After all the exuberant happiness of our last two foster girls, it is quite a different story with Carla. My best guess is that she is mourning. She misses her family. After all, she was with them for four years; it’s a big loss for her.
Every now and again I catch a glimpse of the happy girl that’s buried in there somewhere, but most of her time is spent lying around, looking sad. To be fair, she is a hound and forlorn is the default expression on most hound faces, especially ones with droopy eyes and long ears.
The appetite that we were warned about is not in evidence. She barely eats her meals and refuses all treats. She has yet to attempt to even counter surf (although she has the height and reputation to excel in this sport). When I’m bummed out I don’t eat either, so I get it.
Today she is talking a lot. She gave me some hound mutters when she first woke up and then spent the afternoon standing on the deck barking at the woods – certain there was something afoot in there. Hounds, maybe particularly coonhounds, have a lot to say. Carla was quiet during her first few days, but now she is vocal. Maybe she’s decided we’re worth protecting or maybe she has simply found her voice.
I took her for a run and was delighted to discover that she is an excellent and inspiring running partner. We did the fastest 3 ½ miles I’ve done in months. She was all business, never stopping for her personal business, and only a few times tugging towards an errant squirrel. I truly hope her forever family includes at least one runner.
And maybe a camper or hiker or hunter. She’s all about the woods and most especially, the stream. That’s when I see the real Carla. She lights up and pulls towards the creek when we approach, happily splashing in it as I do my best not be dragged in behind her.
On Monday, Wheat Penny (now Ladki – Hindi for lady) left for the high life as a spoiled only child of a super loving mama. She must have a wind at her back. She is one lucky dog. I spent the day keeping her close, even letting her destroy a pen in honor of her leave-taking. Such a sweet puppy. I will cherish the time we had with her and hope for periodic updates.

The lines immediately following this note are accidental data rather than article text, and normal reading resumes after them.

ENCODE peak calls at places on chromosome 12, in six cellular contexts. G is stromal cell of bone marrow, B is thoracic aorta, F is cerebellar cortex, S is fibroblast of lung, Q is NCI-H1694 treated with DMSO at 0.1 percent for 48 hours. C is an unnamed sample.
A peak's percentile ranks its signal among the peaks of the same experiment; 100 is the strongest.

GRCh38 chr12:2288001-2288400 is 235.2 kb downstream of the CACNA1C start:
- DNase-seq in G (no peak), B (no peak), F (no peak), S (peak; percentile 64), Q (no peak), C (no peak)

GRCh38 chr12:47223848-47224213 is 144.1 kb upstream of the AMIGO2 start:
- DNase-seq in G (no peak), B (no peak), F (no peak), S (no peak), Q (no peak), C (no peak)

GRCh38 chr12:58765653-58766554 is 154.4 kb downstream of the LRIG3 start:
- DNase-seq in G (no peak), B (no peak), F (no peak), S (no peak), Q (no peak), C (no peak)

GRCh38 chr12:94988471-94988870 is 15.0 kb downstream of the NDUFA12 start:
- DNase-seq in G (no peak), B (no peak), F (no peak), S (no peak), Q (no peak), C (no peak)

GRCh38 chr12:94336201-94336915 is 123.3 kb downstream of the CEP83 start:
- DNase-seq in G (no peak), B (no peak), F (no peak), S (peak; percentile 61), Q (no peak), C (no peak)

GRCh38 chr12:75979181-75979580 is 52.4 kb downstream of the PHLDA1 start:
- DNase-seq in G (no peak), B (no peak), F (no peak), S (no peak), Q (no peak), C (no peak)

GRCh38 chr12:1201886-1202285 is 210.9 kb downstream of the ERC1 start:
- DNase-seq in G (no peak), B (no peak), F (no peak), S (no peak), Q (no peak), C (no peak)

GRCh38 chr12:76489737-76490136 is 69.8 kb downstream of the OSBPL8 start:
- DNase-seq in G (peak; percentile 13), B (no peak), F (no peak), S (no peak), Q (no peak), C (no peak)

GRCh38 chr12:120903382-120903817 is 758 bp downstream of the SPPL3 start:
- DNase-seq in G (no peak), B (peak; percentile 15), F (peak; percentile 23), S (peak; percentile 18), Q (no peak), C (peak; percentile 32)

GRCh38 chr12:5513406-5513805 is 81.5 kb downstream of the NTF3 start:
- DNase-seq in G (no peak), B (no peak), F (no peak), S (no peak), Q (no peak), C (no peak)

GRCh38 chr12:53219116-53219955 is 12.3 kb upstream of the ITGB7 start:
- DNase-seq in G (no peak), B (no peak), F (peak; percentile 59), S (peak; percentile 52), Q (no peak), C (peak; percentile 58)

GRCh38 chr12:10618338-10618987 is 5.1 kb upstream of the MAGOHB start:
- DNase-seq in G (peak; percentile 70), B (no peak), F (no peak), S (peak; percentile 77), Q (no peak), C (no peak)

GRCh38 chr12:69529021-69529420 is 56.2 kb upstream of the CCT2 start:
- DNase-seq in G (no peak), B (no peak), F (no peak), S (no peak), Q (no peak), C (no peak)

At least two people in the last few days have expressed to me how much they wish they could foster, but don’t think they could stand to give up a dog. I’ve thought a lot about that. It does hurt, but for me, it’s a sacrifice worth making so that we can help more dogs. I know there are plenty of great homes out there and people who can love a dog as well or better than me. So I’m willing to be a link between a sad, possibly terminal life in a shelter and a happy forever home even if sometimes that tugs at my heart and leaves a lump in my throat. I don’t have to be everyone’s forever home.
What’s making me re-think this foster idea is Carla. She is almost exactly the dog I’m looking for, the one we spent all those hours visiting shelters in search of. But I don’t want to be a foster fail (foster lingo for a foster mommy who adopts her foster dog). I want to help more dogs. It is very tempting to hold on to Carla. I know we could make her happy here, but I am also certain that there is a forever home out there waiting for her. Someone else looking for a dog just like Carla.
So for as long as we have her, we will love her and nurture her and work very hard to bring out the happy dog I’m certain is there beneath the surface of all her present sadness. Because she is not a young dog (she’s six), she may not be as quick to be adopted. And that’s okay because she is a welcome guest here for as long as she needs us.